“I have proposed to the MSA that we change our current start rules regarding having to go over the line before breaking formation – I think this leads to more loading in the two lines as they approach the start and also creates a ‘dive’ to the inside line directly after the line. The CIK method of lights out: race on (use any of the track) is much better” Nigel said.
“Personally I would rather a quite quick start with all the drivers not bunched up as they tend to be at the moment. I think that there should be a visible gap between every kart as they approach the start and until they cross the start line and any driver disobeying this be given a 10s penalty. Also that penalty should be shown on the start line so that everyone knows who has been penalised.
“The biggest cause of first corner accidents is in my opinion the fact that too many starters/clerks insist that the whole grid are right on each other’s bumpers when they approach the start and that is a recipe for disaster as we see most weekends.
“Because they are so close you get the loading going on where drivers in the middle and the rear are pushing on the ones in front causing the loading. If there has to be a gap at the start then it should make it easier to spot those who do load wheras at the moment it is very difficult” Alan said.
“I also recommended the UK use the now-universal start light arrangement of Red Lights On: Red Lights Off: Start (not red to green)” Nigel said.
“We also need to stop teams, parents etc from telling their drivers to make sure they are touching the kart in front so that they don’t get passed at the first corner. This is a fact as a couple of very well-known team managers have admitted to me that it’s the instruction they give their drivers.
“The way I am going to run the starts at S1 Rotax rounds is that there will be two rolling laps at race speed with the grid slowing slightly as they approach the last couple of corners before the start line and the starter will be told that if the grid is in formation but spread out then he lets them go. Spreading them out with a visible gap should make for cleaner starts.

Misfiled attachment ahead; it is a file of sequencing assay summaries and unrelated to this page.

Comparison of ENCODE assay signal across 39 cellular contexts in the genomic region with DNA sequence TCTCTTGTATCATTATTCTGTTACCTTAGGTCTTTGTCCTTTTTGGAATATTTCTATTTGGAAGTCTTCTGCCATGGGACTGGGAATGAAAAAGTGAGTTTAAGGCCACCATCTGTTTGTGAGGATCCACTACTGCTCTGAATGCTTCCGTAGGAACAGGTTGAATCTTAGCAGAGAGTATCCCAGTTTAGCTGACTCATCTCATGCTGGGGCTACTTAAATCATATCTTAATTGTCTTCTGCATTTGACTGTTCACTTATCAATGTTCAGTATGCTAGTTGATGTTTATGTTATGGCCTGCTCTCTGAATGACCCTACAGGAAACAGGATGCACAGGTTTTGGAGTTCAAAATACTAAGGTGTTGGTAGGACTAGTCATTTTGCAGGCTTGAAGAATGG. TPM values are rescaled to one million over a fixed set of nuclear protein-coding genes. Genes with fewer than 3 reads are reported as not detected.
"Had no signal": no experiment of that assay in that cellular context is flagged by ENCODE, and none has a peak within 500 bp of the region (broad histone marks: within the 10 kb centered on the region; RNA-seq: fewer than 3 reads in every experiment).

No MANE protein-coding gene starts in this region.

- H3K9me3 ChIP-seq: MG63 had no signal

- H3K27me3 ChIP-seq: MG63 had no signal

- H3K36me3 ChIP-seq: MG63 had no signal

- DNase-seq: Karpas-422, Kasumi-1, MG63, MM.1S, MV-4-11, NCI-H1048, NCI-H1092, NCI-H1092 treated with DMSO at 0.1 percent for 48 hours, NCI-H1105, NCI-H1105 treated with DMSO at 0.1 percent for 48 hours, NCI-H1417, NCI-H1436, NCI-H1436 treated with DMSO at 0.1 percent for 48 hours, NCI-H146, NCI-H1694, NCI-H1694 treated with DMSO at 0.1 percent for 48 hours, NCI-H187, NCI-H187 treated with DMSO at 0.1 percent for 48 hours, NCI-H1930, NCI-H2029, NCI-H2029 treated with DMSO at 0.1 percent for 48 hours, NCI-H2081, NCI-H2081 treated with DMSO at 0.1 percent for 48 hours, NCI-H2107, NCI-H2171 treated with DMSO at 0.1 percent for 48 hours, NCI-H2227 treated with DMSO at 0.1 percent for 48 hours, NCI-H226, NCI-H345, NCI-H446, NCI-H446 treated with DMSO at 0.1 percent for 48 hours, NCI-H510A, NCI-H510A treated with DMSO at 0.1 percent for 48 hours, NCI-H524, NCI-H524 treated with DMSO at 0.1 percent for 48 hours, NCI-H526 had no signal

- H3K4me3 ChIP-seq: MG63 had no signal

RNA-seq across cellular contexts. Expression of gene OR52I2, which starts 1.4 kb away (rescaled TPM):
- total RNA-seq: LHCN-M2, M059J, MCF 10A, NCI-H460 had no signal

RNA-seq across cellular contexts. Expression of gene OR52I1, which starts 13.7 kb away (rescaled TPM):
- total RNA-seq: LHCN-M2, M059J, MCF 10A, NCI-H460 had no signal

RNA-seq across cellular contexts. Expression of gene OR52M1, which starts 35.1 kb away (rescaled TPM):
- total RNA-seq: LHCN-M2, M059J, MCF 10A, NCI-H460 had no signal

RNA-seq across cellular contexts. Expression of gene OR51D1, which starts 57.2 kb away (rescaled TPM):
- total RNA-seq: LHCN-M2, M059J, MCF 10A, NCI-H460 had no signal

“Of course the problem that we will get are the starters that want to do it their way but they will be asked to do it the way we want it done. If they don’t and they start messing about then I would have no problem speaking to them and if they refused to listen then, as the MSA Blue Book states, the Clerk of the Course can start all races or appoint someone else to do it and I would! The biggest problem is that starts have been the same since the year dot and change can sometimes be painful!” Alan said.
But we’ve also spoken to team bosses and although they didn’t want to be quoted in this article, a comment that kept coming up is that it needs to be made very clear to all drivers what they are expected to do. For example, the poleman is supposed to control the speed and is often reminded of this, but the 2nd-placed driver also needs to be told to stay next to him and not to go at what he might consider to be a more appropriate speed.
The World Motor Sport Council decisions
At its meeting on 9 March 2012 in Milan and on proposals of the International Karting Commission Members, the FIA World Motor Sport Council took in particular the following decisions concerning karting:
The World Council has validated the Appendix to the Sporting Regulations of the CIK-FIA World KF1 Championship, setting the modalities for the engine distribution by drawing lots, the minimum number of engines which must be stored in the Parc Fermé by the engine manufacturers before they are allocated to drivers and the conditions allowing competitors to change their engine brand during the championship.